By Pam Martens and Russ Martens: December 30, 2020 ~
The question of just how much fiscal stimulus and COVID-19 relief payments are needed right now in order to prevent the U.S. economy from going off a cliff requires a recognition of what we do not know about the actual fragility of the U.S. economy over the next 12 months and the current fragility of the financial system of the United States.
We start from the factual premise that the current financial crisis did not originate as a result of the pandemic. The plumbing of the financial system broke on September 17, 2019, months before the first COVID-19 case was discovered anywhere in the world. We know this because this is the date that the Federal Reserve announced it would begin acting as lender of last resort to the repo loan market on Wall Street. (Repos are a form of borrowing where banks, brokerage firms, hedge funds and mutual funds engage in short term loans, typically overnight, which are collateralized with safe securities such as Treasury notes.)
The demand for short-term repo borrowing dramatically outpaced amounts offered for loans on September 17. This drove the overnight repo loan rate to an unprecedented high of 10 percent rather than the typical range of 2 to 2.25 percent, which was where the Fed was targeting the Fed Funds rate at that time. The Fed was forced to race to the rescue, injecting $53 billion into the repo market via the New York Fed on that date and promising to make another $75 billion available the next morning.
The repo loans from the Fed continued in massive amounts through the fall. By January 6 we were reporting, using the Fed’s own data, that the “Federal Reserve Admits It Pumped More than $6 Trillion to Wall Street in Recent Six Week Period.” The CDC reports that it “received notification of the first case of laboratory-confirmed COVID-19 in the United States on January 22, 2020.”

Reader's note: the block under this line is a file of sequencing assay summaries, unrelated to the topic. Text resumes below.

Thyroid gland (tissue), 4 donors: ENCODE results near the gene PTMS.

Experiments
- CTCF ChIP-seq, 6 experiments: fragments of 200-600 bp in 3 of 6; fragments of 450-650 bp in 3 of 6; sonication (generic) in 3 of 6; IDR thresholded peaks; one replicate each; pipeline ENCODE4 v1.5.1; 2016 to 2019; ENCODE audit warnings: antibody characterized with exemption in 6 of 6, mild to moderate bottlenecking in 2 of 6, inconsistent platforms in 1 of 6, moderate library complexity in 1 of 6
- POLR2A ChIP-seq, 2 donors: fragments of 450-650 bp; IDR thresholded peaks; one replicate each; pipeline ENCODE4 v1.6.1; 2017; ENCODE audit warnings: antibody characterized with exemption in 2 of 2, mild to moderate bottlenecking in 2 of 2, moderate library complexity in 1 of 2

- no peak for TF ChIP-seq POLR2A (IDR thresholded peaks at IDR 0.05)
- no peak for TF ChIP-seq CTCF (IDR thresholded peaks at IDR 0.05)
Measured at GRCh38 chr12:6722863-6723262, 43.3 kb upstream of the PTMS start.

Until the American people understand why the Fed was bailing out Wall Street to the tune of $6 trillion in cumulative loans before the first case of COVID-19 was identified in the U.S., we are simply spectators of the barbarians at the gate rather than citizens in a representative democracy.
The Fed cleverly made all of these repo loans via its open market operations rather than categorizing them as Section 13(3) of the Federal Reserve Act’s emergency loan programs. This means that the public may never get to learn what firms were being bailed out.
By March 17, 2020, with the pandemic rattling markets, the Fed created the same Wall Street bailout facility it had used during the 2008 financial crisis, the Primary Dealer Credit Facility (PDCF) under its 13(3) powers. That facility effectively took over the job of making the repo loans. Following the creation of that bailout facility, the Fed proceeded to add more and more bailout facilities and has provided the names of borrowers and amounts borrowed for most of them. It has failed to provide the names of borrowers under the PDCF for the past nine months, despite Fed Chairman Jerome Powell testifying to Congress that the Fed would provide full transparency to the American people on its bailout programs.